Adolescence (ages 9-25) is an important time for young people to better get to know themselves, their abilities and their interests. Adolescents may notice that they are a slightly different version of themselves in different social contexts, which may be confusing and can cause them to question who they really are. Adolescents feel more self-conscious and experience a heightened sensitivity to the opinions of others, which may lead them to feel insecure about themselves. So it is not strange that teenagers are sometimes described as being extremely focused on or preoccupied with themselves. Getting to know the self well and developing a positive self-concept, is important for one’s mental well-being and for being able to make important life decisions that fit the self, such as the choice for a study major or a job.
The self-concept study is a longitudinal study that combines experimental designs, self-report surveys, behavior observations, biological markers, brain imaging and a naturalistic intervention.
Self-concept can be described as the subjective evaluation of one’s traits or characteristics. For example, one may think of themselves as being curious, selfish, or pretty to a greater or lesser extent. During adolescence, several cognitive and social developments prime dramatic changes in self-concept.
Even though it was recently discovered that self-related thoughts can be robustly assessed using neural responses to self-related cues, not much is known about the neural processes underlying these changes in self-concept during adolescence. The main aim of this study is to investigate how adolescents’ self-concept development is associated with changes in structural and functional brain development.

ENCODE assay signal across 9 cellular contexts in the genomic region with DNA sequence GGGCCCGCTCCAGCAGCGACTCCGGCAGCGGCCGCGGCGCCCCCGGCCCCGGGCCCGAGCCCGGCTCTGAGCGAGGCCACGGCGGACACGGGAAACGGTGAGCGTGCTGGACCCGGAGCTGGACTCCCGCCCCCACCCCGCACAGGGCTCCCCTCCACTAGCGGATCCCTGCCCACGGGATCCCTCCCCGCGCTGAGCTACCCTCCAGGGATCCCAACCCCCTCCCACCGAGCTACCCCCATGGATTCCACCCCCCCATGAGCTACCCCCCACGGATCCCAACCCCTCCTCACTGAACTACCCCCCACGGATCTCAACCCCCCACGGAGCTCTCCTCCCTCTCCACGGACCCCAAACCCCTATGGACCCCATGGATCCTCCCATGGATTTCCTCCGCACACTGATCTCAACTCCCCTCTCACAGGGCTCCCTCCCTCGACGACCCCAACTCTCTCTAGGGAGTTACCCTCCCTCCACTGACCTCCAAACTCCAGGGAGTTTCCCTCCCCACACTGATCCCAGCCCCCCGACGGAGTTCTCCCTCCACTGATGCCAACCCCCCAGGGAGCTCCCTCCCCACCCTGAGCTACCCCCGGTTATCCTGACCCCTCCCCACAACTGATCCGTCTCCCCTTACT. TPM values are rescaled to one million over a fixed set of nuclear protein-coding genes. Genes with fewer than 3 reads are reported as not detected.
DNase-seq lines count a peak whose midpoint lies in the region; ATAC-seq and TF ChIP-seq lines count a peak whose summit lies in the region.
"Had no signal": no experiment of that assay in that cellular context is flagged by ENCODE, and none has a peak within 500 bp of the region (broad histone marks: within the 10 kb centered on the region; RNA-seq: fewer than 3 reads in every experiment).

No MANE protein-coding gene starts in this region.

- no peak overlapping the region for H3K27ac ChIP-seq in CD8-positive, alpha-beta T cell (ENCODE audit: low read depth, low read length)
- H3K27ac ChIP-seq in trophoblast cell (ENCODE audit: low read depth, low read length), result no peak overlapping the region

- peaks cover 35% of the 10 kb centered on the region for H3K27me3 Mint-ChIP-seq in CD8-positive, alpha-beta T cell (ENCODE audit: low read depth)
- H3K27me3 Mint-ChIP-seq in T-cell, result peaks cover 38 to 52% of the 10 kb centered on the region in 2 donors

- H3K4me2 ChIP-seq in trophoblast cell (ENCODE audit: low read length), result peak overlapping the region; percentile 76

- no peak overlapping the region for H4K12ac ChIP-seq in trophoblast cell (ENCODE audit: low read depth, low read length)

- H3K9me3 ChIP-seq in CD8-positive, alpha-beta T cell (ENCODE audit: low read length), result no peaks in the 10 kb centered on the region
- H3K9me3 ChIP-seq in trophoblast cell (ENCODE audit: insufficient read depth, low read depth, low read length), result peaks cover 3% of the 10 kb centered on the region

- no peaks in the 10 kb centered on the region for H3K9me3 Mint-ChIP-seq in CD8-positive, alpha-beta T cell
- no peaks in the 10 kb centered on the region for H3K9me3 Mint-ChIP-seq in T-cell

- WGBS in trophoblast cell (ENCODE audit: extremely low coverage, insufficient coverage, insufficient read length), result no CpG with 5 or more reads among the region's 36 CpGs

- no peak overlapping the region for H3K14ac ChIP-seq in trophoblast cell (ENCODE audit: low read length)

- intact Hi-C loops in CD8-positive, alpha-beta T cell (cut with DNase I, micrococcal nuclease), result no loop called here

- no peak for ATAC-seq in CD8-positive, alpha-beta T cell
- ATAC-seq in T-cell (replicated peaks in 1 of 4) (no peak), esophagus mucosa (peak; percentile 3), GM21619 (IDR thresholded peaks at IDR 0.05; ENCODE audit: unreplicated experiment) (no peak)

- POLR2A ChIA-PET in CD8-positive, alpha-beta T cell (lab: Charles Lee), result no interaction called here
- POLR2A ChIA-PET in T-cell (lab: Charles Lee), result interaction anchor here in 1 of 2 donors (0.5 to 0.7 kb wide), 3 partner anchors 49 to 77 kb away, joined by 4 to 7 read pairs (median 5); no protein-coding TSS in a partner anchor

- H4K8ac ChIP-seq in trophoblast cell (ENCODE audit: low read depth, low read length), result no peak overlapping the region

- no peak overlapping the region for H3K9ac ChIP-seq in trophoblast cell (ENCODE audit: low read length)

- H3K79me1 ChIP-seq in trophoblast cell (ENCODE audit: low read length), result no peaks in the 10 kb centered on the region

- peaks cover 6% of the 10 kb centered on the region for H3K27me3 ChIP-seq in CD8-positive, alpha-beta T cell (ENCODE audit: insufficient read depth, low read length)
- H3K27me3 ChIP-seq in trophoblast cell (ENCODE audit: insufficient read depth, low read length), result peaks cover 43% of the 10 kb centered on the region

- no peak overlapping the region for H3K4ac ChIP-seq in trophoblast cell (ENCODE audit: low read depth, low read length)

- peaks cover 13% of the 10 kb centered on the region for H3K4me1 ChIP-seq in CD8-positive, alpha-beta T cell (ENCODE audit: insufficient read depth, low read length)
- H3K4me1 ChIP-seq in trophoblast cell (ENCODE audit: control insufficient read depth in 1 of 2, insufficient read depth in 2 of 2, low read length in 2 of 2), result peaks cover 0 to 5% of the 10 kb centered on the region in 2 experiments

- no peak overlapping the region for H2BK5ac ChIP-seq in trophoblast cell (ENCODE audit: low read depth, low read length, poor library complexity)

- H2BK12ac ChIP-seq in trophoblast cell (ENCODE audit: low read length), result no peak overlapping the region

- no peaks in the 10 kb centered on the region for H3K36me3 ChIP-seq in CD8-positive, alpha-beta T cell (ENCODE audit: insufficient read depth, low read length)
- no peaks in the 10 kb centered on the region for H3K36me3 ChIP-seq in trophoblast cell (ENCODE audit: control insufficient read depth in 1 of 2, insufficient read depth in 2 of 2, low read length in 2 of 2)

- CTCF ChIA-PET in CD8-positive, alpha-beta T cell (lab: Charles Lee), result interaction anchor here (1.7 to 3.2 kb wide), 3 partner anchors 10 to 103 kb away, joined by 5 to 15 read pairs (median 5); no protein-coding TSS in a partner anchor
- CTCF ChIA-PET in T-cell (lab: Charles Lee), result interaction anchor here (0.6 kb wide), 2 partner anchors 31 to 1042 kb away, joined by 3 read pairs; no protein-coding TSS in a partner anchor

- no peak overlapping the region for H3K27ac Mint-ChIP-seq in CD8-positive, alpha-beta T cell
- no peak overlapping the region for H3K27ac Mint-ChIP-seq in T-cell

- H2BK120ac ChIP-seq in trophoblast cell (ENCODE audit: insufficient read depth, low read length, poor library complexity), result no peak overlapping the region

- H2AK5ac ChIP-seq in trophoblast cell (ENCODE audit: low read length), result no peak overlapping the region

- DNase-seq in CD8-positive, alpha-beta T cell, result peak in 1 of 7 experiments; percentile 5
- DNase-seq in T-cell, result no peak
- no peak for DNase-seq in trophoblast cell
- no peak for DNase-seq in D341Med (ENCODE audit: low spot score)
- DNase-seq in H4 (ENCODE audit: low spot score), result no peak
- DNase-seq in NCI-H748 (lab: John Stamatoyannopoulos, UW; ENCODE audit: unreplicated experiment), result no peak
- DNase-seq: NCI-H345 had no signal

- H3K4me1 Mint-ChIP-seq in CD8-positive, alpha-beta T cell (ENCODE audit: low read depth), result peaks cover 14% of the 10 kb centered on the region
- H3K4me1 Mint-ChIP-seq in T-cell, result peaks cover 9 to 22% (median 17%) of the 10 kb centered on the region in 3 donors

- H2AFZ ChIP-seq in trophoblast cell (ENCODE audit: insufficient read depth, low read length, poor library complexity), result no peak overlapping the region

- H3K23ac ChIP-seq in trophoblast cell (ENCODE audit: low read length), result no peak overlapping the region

The first part of the Self-concept study is a longitudinal study, where adolescents aged between 10 and 24 years visited our lab in three consecutive years. In total, 3 waves of data collection have been completed between 2016 and 2019 and are currently analyzed. Additionally, 2 behavioral follow-ups were conducted during the COVID-19 pandemic in 2020 and 2021.
A second of this project examined a specific group of adolescents who experience difficulties with finding a suitable major and take a gap-year with Foundation Gap-Year in the Netherlands (www.breekjaar.nl). During this year, they focus on personal development and start working on improving their self-esteem and decision-making skills. Participants were followed for 18 months between 2017 and 2019 (4 time points, two MRI) with the aim of examining changes in their self-concept and underlying neural mechanisms. An additional aim was to test whether they were able to make better suited academic decisions after their gap-year.
A third subpart of this project includes a study in adolescent males diagnosed with an autism spectrum disorder (ASD). Self-concept is a social construct that develops in interaction with the social environment. Therefore it may be expected that adolescents with ASD, who often experience trouble reading or dealing with social situations, could experience difficulties in forming their self-concept. The main aim of this study is to investigate differences in self-concept positivity between adolescent males with and without ASD, and to examine whether underlying neural activation would be similar or dissimilar for these adolescents. In 2018, 40 adolescent males aged 12-16 years participated in this cross-sectional study.
This project was funded by the Netherlands Organization for Scientific Research (NWO-VICI 453-14-001 E.A.C.).
Erasmus University Rotterdam
Mandeville Building T13
Burgemeester Oudlaan 50
3062 PA Rotterdam, the Netherlands